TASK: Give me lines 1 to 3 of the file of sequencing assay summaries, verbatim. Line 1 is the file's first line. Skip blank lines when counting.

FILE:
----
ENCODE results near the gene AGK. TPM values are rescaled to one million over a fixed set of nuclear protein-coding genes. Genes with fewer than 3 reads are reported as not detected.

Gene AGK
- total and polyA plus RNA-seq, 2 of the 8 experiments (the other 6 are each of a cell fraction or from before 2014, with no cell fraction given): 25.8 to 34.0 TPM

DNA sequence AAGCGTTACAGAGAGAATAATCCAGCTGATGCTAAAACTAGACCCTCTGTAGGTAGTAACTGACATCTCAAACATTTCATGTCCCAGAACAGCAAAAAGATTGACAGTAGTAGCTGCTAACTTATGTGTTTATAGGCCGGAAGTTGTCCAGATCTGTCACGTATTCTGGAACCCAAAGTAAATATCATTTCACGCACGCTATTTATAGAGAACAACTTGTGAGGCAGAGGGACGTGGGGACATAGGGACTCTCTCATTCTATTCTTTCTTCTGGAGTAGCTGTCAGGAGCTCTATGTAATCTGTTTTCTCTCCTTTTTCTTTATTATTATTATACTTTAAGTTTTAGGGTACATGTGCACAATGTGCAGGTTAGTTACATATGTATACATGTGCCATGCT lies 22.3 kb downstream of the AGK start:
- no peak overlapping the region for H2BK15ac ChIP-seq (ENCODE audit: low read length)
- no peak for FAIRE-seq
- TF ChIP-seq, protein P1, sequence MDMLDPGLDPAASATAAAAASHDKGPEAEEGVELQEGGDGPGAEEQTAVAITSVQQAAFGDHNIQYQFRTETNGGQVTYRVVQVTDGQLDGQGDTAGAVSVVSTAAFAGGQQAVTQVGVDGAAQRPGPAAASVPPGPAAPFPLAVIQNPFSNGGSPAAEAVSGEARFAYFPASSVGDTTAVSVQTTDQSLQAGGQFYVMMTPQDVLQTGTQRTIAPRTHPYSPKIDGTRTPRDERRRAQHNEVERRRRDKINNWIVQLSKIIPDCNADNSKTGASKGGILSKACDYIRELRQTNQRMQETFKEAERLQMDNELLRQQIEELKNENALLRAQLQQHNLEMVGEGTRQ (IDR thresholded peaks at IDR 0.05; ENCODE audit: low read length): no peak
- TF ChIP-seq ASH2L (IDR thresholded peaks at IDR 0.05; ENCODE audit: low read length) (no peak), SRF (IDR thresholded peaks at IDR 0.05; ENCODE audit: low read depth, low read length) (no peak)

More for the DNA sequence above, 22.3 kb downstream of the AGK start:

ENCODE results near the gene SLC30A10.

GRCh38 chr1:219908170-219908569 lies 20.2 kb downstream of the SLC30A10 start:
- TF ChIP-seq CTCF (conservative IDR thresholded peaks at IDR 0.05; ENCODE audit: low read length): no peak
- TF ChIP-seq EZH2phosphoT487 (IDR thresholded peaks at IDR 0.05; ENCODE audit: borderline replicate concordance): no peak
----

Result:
ENCODE results near the gene AGK. TPM values are rescaled to one million over a fixed set of nuclear protein-coding genes. Genes with fewer than 3 reads are reported as not detected.

Gene AGK
- total and polyA plus RNA-seq, 2 of the 8 experiments (the other 6 are each of a cell fraction or from before 2014, with no cell fraction given): 25.8 to 34.0 TPM